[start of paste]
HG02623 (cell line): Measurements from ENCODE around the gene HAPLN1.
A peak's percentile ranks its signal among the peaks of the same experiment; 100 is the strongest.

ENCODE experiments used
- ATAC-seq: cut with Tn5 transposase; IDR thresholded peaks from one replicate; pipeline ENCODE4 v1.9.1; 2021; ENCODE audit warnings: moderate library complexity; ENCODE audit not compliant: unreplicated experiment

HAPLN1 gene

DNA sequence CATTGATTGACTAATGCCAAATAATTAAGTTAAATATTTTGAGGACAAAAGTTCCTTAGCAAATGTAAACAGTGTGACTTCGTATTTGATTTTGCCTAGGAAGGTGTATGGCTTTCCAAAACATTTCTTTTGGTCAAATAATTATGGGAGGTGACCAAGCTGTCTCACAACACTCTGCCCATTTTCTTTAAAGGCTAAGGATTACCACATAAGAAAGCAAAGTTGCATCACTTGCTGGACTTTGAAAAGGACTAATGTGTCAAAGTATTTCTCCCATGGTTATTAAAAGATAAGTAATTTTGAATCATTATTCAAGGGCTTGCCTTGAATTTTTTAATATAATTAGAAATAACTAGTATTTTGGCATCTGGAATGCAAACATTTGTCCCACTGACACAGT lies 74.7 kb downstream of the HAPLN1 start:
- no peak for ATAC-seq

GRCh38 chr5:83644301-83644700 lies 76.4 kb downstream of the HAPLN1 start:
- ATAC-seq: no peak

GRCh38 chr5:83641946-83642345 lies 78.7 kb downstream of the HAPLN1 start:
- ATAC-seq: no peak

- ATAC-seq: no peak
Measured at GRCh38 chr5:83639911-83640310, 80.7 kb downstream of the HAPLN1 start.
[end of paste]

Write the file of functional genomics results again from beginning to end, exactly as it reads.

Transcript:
HG02623 (cell line): Measurements from ENCODE around the gene HAPLN1.
A peak's percentile ranks its signal among the peaks of the same experiment; 100 is the strongest.

ENCODE experiments used
- ATAC-seq: cut with Tn5 transposase; IDR thresholded peaks from one replicate; pipeline ENCODE4 v1.9.1; 2021; ENCODE audit warnings: moderate library complexity; ENCODE audit not compliant: unreplicated experiment

HAPLN1 gene

DNA sequence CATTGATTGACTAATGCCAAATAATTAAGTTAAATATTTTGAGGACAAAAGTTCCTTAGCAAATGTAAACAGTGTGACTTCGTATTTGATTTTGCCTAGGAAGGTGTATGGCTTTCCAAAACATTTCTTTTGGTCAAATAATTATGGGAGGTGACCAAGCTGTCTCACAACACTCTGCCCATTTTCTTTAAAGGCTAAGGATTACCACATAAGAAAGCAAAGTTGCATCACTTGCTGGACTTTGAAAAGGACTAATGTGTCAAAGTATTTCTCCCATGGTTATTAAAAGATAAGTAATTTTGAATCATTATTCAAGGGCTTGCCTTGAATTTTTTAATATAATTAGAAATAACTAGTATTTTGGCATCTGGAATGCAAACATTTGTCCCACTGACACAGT lies 74.7 kb downstream of the HAPLN1 start:
- no peak for ATAC-seq

GRCh38 chr5:83644301-83644700 lies 76.4 kb downstream of the HAPLN1 start:
- ATAC-seq: no peak

GRCh38 chr5:83641946-83642345 lies 78.7 kb downstream of the HAPLN1 start:
- ATAC-seq: no peak

- ATAC-seq: no peak
Measured at GRCh38 chr5:83639911-83640310, 80.7 kb downstream of the HAPLN1 start.